I've seen many registration forms where if fields don't pass validation, the password fields are blanked as well.
Why is this the case? I understand why you'd blank the password in a login form, but I'm only referring to registration forms.
If the form was rejected by Server-Side validation, the password should be blanked out since it shouldn't be sent back to the client.
This problem is easily solved with inline validation though, you simply shouldn't be able to submit a form until it won't be rejected, and then no form data will be lost.
There's a very good technical reason why this is the case. Sending back the form with the password could cache a page with the password in clear text in the page.
<input type="password" value="YouCanSeeMe!" />
As others have mentioned, this happens when a form fails server-side validation. A securely designed system will not send the password back (since the password will be part of the potentially cached HTML). There are two problems here: one is a usability problem, the other is a technical problem.
The technical problem is that sending the password back is a massive security hole. You, the site's developer, do not have the final say in how the HTML is cached – you can only make suggestions. Between buggy browsers and bad proxies (corporate environments frequently run a MITM SSL proxy by adding the proxy as a root CA to client machines), there's simply too much risk in assuming that the password won't end up somewhere on disk in plain text. And remember, it's immaterial whether or not the cached file is easily accessible (say, through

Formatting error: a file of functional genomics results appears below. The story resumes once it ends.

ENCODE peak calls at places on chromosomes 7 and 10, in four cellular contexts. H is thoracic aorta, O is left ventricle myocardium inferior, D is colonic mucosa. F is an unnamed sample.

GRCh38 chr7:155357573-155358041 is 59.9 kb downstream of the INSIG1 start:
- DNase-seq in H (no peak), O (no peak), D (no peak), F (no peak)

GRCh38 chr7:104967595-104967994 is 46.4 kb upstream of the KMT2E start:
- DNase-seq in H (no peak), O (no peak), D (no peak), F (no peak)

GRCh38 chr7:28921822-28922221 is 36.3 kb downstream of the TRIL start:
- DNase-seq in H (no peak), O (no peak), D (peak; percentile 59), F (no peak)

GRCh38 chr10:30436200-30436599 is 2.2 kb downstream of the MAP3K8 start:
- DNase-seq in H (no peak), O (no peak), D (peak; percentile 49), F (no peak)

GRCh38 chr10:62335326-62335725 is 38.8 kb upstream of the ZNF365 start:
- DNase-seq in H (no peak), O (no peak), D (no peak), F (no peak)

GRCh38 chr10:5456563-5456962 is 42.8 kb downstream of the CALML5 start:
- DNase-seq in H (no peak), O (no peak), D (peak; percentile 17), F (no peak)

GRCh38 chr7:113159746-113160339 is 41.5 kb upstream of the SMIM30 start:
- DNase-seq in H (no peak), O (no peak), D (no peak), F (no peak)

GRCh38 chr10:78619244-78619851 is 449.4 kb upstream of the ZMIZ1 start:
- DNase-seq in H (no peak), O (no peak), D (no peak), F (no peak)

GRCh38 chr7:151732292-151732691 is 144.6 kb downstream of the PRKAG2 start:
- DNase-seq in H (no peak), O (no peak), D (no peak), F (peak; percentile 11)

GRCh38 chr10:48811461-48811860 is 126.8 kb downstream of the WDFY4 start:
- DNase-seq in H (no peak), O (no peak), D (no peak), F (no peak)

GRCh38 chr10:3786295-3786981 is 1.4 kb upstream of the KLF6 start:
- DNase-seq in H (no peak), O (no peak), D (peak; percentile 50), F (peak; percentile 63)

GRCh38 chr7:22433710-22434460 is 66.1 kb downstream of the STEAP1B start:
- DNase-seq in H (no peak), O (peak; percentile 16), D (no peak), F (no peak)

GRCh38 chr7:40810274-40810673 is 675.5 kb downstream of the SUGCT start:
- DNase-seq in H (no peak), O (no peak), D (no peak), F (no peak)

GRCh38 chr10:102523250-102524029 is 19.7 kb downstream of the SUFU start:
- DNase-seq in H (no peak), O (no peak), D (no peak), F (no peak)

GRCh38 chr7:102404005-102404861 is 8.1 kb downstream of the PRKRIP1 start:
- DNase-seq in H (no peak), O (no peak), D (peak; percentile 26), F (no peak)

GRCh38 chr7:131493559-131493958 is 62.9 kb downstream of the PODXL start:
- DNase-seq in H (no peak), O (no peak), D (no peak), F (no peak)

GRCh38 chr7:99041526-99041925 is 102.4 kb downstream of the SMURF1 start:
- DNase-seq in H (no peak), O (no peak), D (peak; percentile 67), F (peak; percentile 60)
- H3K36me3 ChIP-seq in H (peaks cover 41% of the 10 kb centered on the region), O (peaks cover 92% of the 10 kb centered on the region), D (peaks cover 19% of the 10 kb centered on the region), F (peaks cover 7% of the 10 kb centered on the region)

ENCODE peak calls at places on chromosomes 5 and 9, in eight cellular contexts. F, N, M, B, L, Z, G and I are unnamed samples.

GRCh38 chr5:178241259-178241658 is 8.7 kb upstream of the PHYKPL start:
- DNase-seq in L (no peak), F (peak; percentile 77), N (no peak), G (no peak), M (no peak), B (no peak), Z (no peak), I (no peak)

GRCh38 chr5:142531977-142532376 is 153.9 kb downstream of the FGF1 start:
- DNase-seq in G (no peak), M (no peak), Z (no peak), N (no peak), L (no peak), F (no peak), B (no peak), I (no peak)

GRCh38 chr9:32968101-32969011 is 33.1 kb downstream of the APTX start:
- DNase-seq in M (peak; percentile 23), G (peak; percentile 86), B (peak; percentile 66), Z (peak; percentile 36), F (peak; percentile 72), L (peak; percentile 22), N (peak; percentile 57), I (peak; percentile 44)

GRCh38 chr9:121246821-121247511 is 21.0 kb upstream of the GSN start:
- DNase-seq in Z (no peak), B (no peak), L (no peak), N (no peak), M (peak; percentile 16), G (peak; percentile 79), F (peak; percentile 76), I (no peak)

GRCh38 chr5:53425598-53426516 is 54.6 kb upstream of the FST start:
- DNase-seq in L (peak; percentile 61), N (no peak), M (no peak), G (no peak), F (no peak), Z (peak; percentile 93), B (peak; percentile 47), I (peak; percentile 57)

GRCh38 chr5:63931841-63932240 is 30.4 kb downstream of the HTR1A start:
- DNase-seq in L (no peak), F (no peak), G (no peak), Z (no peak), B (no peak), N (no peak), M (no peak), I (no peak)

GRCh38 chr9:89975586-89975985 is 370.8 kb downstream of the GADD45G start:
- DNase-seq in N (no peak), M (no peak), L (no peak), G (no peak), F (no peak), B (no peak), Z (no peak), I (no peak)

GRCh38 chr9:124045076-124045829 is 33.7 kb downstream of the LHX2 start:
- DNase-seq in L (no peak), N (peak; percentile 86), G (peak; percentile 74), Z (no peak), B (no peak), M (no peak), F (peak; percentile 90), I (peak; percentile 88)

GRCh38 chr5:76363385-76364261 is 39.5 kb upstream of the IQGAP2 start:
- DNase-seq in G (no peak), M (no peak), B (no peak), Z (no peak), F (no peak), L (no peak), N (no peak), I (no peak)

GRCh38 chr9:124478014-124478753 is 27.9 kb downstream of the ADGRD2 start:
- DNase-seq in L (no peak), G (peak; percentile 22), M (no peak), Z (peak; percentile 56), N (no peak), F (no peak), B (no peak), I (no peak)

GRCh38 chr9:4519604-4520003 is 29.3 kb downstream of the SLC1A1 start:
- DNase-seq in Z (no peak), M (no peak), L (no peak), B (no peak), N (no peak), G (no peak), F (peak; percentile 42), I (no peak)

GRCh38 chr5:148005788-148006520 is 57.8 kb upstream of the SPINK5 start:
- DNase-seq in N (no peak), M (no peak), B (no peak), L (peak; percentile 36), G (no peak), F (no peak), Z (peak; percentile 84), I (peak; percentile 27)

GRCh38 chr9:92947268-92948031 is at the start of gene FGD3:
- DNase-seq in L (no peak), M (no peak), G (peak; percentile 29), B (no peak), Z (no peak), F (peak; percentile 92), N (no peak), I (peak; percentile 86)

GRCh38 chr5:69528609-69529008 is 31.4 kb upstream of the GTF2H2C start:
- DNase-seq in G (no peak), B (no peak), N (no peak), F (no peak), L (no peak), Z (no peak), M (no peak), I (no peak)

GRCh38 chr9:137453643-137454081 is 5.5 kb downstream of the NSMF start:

C$) – a secure system designs for defense in depth; the mere existence of a plaintext password is a design failure.
The usability problem is that the system has now created a second, hidden error. After failing server-side validation, the form page is usually sent back to the client, with each non-sensitive field's
value set to the (sanitized) value that was submitted, plus error message(s) by the field(s) that caused the validation problems.
Of course, with the password field now blank, correcting the errors from the first validation failure and clicking submit will result in a second validation failure, empty password, frustrating your user. There are a few ways to address this usability problem:
valueto something like
********(literally, 8 asterisks). When the form is resubmitted with password
********, use the stored password, otherwise use whatever was submitted (in the unlikely event the user decided to change their password before resubmitting).
One immediate reason I can think of...
If it takes a while to get a response (e.g. due to communication problem) the users may not be around and someone else may use the previously entered password to login. The user may have not log out, since he/she assumed the login failed.
In both sign-up and log-in, after a failure a new form is received. If the browser did not store the password, the only was to enter it back into the form is by sending it back to the browser, an action which may reduce security.
During sign up process, the reset of the password is annoying, I believe it might be meant to prevent users from forgetting their password.
E.g. if the choose user1 as their username and pass1 as their password and counted on the browser's storage of their password, however, user1 was taken so they changed it to user2, the browser may not store the password, since it was submitted with a different username. Also the user may get confused because he/she expected the password to be related to the username (e.g. pass2).
I think Ben is right. But there is more: if the user is forced to write the password again, she will be sure that the password is the one just entered.
If the password is sent back by the server it will appear masked to the user. She will either be unsure what's the current value or forgot what she typed before. Or probably both :-)